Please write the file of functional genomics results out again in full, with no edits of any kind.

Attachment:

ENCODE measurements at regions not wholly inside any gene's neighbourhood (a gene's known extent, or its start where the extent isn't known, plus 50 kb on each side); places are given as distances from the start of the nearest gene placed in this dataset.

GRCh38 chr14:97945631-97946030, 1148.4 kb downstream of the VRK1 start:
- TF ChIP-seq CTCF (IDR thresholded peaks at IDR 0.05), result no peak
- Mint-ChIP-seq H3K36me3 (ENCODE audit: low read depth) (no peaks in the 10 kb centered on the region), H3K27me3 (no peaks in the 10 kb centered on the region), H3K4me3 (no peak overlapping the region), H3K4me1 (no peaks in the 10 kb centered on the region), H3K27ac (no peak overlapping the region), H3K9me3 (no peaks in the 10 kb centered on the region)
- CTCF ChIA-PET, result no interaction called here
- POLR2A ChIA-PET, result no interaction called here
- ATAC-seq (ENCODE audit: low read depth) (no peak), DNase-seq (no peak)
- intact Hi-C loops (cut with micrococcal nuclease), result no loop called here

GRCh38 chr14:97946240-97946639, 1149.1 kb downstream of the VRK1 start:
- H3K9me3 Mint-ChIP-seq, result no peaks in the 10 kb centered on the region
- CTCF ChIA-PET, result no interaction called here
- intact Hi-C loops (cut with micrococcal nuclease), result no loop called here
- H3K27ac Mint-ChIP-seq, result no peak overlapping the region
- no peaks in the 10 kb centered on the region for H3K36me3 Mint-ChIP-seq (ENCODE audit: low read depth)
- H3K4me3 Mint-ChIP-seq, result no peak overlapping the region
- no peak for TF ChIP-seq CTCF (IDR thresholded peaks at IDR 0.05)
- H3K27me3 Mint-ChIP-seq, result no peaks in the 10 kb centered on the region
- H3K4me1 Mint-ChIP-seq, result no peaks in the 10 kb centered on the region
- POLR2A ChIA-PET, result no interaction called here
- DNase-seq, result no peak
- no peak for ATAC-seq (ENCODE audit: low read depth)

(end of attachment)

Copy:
ENCODE measurements at regions not wholly inside any gene's neighbourhood (a gene's known extent, or its start where the extent isn't known, plus 50 kb on each side); places are given as distances from the start of the nearest gene placed in this dataset.

GRCh38 chr14:97945631-97946030, 1148.4 kb downstream of the VRK1 start:
- TF ChIP-seq CTCF (IDR thresholded peaks at IDR 0.05), result no peak
- Mint-ChIP-seq H3K36me3 (ENCODE audit: low read depth) (no peaks in the 10 kb centered on the region), H3K27me3 (no peaks in the 10 kb centered on the region), H3K4me3 (no peak overlapping the region), H3K4me1 (no peaks in the 10 kb centered on the region), H3K27ac (no peak overlapping the region), H3K9me3 (no peaks in the 10 kb centered on the region)
- CTCF ChIA-PET, result no interaction called here
- POLR2A ChIA-PET, result no interaction called here
- ATAC-seq (ENCODE audit: low read depth) (no peak), DNase-seq (no peak)
- intact Hi-C loops (cut with micrococcal nuclease), result no loop called here

GRCh38 chr14:97946240-97946639, 1149.1 kb downstream of the VRK1 start:
- H3K9me3 Mint-ChIP-seq, result no peaks in the 10 kb centered on the region
- CTCF ChIA-PET, result no interaction called here
- intact Hi-C loops (cut with micrococcal nuclease), result no loop called here
- H3K27ac Mint-ChIP-seq, result no peak overlapping the region
- no peaks in the 10 kb centered on the region for H3K36me3 Mint-ChIP-seq (ENCODE audit: low read depth)
- H3K4me3 Mint-ChIP-seq, result no peak overlapping the region
- no peak for TF ChIP-seq CTCF (IDR thresholded peaks at IDR 0.05)
- H3K27me3 Mint-ChIP-seq, result no peaks in the 10 kb centered on the region
- H3K4me1 Mint-ChIP-seq, result no peaks in the 10 kb centered on the region
- POLR2A ChIA-PET, result no interaction called here
- DNase-seq, result no peak
- no peak for ATAC-seq (ENCODE audit: low read depth)